The Syriac Orthodox Patriarch Mor Ignatios Aphrem II relayed greetings from Damascus, known as the city of the Apostle Paul; he also expressed gratitude to HSS for the invitation to the summit. He lamented how casually Christians "are blamed as supporters of the regime," ignoring that "we are struggling to survive in a country where we lived for thousands of years -- even prior to Islam and Christianity emerging in the region." Touching to Volker Kauder's question whether the Christians have a future in Syria, the Patriarch pointed to the fact that "Christians on the whole remained neutral" in the conflict. Regardless, their churches and homes were targeted and destroyed. The Patriarch pointed to the two Archbishops of Aleppo -- Greek Orthodox Boulos Yazigi and Syriac Orthodox Mar Gregorios Yohanna Ibrahim, who were kidnapped in April 2013 and remain missed since (AINA 2013-04-22).

The Patriarch underlined that currently the security situation is improving in the country. He particularly referred to the last Christmas celebrations as the first public "expressions of joy" in the country since eight years.

However, "the economic sanctions imposed unilaterally (not U.N.) by some countries cause suffering and hurt the Syrian population," he added. In fact, a recent analysis of the European Council on Foreign Relations (ECFR) notes, the sanctions have a "hugely detrimental impact on the most vulnerable members of Syria's population." Furthermore, "sanctions can never be 'smart'; new EU and US measures on Syria are only likely to strengthen the regime, not weaken it," states the report.

The Patriarch remarked that "the Christians want to stay in the Middle East," though they require a "strong goverment able to protect all its citizens and treat them equal without making any religious distinctions." A state that respects human rights and principals of citizenship is needed. Pointing to his home town of Qamishly, the Patriarch said "Assyrians, Armenians, Kurds and Arabs lived peacefully side-by-side in the past and visited same schools. He mentioned the establishment of new private University which just concluded its first semester of studies, accepting Christian and Muslim students.

H.B. Louis Rapahel I Cardinal Sako, in his speech, elaborated on the specific situation in Iraq, and touched to the chaos Iraqi people experienced since the fall of the regime of Saddam Hussein in 2003, creating a situation of political and institutional vacuum, that enabled sectarianism, corruption and the multiplication of militias and armed groups to increase outside the control of state authority. "Many people have been killed; thausands of Muslims included, houses looted," he said.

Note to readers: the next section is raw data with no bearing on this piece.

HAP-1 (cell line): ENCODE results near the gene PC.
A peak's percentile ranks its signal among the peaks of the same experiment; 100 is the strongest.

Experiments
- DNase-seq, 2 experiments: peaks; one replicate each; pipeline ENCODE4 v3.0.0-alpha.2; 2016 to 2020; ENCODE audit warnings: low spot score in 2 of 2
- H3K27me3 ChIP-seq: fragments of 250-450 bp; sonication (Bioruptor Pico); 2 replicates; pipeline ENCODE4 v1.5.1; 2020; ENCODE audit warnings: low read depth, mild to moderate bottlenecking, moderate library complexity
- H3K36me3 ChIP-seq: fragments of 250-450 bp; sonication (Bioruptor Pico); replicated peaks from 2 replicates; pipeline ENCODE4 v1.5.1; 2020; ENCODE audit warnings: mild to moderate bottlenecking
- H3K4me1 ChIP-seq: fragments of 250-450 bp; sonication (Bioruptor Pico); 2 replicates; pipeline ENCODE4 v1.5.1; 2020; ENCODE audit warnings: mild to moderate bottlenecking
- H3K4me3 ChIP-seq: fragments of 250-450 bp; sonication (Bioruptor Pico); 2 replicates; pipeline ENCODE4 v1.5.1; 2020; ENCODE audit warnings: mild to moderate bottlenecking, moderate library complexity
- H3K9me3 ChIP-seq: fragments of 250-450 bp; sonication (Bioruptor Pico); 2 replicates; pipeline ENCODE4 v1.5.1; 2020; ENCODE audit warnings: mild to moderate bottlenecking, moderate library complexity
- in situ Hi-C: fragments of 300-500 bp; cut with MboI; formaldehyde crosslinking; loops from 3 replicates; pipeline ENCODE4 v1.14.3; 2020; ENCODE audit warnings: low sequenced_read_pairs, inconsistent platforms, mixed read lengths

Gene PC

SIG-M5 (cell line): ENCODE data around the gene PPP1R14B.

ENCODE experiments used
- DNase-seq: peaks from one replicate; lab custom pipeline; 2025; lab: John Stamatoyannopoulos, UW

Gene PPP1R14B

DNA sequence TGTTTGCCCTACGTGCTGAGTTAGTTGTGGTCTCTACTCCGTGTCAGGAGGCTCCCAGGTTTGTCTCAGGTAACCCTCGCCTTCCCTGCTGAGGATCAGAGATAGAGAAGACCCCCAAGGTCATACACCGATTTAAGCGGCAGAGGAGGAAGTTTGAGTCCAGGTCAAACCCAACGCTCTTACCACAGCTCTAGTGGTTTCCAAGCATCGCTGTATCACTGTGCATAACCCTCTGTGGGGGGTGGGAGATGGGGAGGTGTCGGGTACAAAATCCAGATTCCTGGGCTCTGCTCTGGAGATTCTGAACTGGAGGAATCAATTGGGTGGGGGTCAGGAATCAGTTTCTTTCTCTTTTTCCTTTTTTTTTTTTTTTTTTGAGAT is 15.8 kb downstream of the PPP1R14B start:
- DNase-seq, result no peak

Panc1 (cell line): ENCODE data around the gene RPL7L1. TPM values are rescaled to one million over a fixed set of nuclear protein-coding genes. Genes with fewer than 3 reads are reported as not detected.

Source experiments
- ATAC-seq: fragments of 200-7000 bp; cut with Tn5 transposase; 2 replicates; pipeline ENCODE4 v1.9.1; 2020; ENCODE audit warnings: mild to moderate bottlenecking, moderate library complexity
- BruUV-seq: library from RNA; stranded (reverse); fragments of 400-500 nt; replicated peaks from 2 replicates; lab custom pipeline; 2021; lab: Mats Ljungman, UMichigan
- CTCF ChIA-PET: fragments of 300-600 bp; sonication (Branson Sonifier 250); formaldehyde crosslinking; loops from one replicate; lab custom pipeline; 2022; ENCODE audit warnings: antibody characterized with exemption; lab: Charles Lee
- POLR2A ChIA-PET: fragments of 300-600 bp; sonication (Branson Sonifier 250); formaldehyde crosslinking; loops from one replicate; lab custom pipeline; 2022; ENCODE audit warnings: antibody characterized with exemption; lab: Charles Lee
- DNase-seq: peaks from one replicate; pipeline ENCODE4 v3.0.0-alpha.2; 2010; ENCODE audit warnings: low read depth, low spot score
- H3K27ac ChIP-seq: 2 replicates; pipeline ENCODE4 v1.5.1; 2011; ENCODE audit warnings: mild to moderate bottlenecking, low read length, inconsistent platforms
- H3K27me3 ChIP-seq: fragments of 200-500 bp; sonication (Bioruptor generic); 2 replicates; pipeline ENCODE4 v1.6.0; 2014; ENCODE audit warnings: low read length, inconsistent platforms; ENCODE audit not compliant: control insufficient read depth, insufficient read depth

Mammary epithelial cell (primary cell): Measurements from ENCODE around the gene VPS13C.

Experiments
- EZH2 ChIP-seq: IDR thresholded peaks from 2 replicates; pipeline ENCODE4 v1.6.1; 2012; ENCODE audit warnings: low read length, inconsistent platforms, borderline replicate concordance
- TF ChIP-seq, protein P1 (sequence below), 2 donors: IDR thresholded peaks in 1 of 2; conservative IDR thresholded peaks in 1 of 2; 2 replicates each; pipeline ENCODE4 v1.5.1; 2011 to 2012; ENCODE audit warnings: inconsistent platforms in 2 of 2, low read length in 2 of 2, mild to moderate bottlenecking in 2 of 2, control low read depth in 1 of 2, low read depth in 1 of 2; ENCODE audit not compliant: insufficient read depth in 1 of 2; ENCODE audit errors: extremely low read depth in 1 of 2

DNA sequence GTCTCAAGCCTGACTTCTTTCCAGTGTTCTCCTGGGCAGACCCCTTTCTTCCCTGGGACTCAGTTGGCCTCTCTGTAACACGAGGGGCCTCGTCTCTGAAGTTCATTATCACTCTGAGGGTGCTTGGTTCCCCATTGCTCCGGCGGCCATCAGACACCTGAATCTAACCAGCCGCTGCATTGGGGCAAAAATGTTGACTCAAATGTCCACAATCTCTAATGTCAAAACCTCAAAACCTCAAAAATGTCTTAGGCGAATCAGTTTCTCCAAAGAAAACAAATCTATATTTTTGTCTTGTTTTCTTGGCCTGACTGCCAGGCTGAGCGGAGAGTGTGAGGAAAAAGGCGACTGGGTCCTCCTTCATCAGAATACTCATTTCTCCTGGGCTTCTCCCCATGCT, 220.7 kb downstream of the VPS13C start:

Cardinal Sako confirmed Patriarch Aphrem that Christians want to leave in their ancestor homeland in peace and stability with their Moslem neighbours. For this to be implemented "we need separation of state and religions," means a secular regime, he added.

With respect to the Nineveh Plain, and the return of the Assyrin refugees, Patriarch Sako remarked that the Iraqi government did not do anything to help internally displaced people return to their homes, partly because of corrupt practices that prompt some to ask for money for the restoration of homes and churches destroyed during the conflict. "We have suffered enough", said the Chaldean Patriarch, stressing that Middle Eastern countries can only come out from the current crisis if the equality of rights for every citizen are recognized, if school programs are amended from any incitement to discrimination."

Cardinal Sako expressed hope that the recent visit of Pope Francis to the United Arab Emirates and the publication of the document on human Fraternity signed jointly with the Great Imam of al Azhar may contribute to the disappearance of the causes of religious fanaticism.

Düzen Tekkal described the "mission" of the Yezidis to survive a genocide caused by IS. Assyrians and Yezidis suffered; Assyrians had to pay Islamic tax (jizya) in some cases to survive. Yezidis were killed, enslaved, and their women raped. Just recently, many Yezidi women were freed from captivity in Deir-az-Zor, northeastern Syria, after IS was defeated there. The last five years have been a "trauma for the Yezidis," she concluded.

Type your comment and click
or register to post a comment.
* required field
User ID*
enter user ID or e-mail to recover login credentials